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Can Chocolate Make You Thin?

• March 26, 2012 • 1:22 PM

New research suggests that frequent consumption of chocolate may be related to lower body-mass index.

In recent years, a growing body of research has pointed to the benefits of chocolate — it’s loaded with antioxidants and improves everything from blood pressure to cholesterol levels — and now, according to a new study, it might also make you thinner.

Published today in the Archives of Internal Medicine, the study asked 1,017 subjects how many times a week they ate chocolate. Researchers then determined the Body Mass Index (a measure of body fat based on height and weight) for 972 of those subjects.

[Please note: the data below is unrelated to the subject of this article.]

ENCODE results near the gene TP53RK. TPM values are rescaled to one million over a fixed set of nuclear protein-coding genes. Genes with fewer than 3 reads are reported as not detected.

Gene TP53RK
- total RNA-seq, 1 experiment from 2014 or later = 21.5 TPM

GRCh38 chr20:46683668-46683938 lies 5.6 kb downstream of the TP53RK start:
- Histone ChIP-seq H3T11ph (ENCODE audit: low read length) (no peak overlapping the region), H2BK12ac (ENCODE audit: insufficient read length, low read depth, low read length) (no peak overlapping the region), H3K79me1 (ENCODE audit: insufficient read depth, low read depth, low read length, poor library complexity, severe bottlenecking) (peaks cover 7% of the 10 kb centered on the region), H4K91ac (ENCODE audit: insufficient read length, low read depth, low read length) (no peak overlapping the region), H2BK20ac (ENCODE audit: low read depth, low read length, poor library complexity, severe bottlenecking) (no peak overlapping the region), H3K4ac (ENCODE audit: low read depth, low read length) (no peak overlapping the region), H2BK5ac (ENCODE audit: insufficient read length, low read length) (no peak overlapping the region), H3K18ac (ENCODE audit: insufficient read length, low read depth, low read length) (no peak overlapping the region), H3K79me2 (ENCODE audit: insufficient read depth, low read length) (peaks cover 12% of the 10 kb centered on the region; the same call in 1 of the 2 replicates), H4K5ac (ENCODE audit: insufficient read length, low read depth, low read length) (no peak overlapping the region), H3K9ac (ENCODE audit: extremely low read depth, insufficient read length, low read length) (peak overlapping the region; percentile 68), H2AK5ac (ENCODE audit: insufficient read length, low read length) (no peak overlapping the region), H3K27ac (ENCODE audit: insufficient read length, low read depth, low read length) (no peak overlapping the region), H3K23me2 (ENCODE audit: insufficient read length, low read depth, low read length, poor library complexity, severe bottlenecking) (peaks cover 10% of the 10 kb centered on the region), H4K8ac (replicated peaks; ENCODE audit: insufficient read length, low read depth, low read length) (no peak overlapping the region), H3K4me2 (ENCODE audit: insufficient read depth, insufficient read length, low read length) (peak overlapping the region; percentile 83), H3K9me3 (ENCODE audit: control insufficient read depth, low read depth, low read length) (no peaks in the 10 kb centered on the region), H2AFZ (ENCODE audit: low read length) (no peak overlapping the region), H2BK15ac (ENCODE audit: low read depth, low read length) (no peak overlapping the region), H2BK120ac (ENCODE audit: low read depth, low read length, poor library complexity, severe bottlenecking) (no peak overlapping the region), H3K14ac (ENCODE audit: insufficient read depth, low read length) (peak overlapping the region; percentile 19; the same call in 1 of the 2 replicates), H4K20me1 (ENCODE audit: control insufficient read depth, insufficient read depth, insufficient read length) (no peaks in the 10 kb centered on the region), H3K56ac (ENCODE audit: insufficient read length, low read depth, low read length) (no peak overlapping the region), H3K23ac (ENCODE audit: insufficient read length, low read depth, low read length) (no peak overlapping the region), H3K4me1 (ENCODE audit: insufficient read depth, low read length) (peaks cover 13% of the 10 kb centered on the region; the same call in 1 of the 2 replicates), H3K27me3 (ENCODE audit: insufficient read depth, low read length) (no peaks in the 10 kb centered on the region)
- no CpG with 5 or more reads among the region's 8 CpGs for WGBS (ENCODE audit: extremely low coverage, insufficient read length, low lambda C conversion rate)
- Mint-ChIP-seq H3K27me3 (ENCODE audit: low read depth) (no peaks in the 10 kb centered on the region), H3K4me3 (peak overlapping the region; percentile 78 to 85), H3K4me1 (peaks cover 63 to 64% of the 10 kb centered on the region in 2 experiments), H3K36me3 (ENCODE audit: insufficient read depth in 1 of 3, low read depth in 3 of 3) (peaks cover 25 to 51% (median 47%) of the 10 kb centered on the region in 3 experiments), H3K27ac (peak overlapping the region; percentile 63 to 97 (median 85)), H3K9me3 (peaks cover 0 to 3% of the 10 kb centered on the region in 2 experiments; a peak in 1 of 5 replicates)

“Adults who consume chocolate more frequently had a lower BMI than those who consumed chocolate less often,” note the authors, who were led by Dr. Beatrice A. Golomb at the University of California, San Diego. This is true for men and women of all ages, regardless of the amount of chocolate eaten, and wasn’t linked to higher rates of exercise by the subjects.

Causation and correlation are two very different things, and the study’s authors hedge their findings, saying that, “causality in the observed association cannot be presumed.”

But, in studies on mice, epicatechin, a compound in cacao, has been shown to increase lean muscle mass and to reduce weight without changing calories. “Parallel processes in humans, if present, could underlie our findings,” the researchers note.

Maybe that chocolate Easter bunny isn’t such a bad idea.

Matt Skenazy
Matt Skenazy, an assistant editor at Outside magazine, is a former Pacific Standard fellow. His articles have appeared in Sierra, Men’s Journal, the Surfer’s Journal, and Climbing, among others publications.

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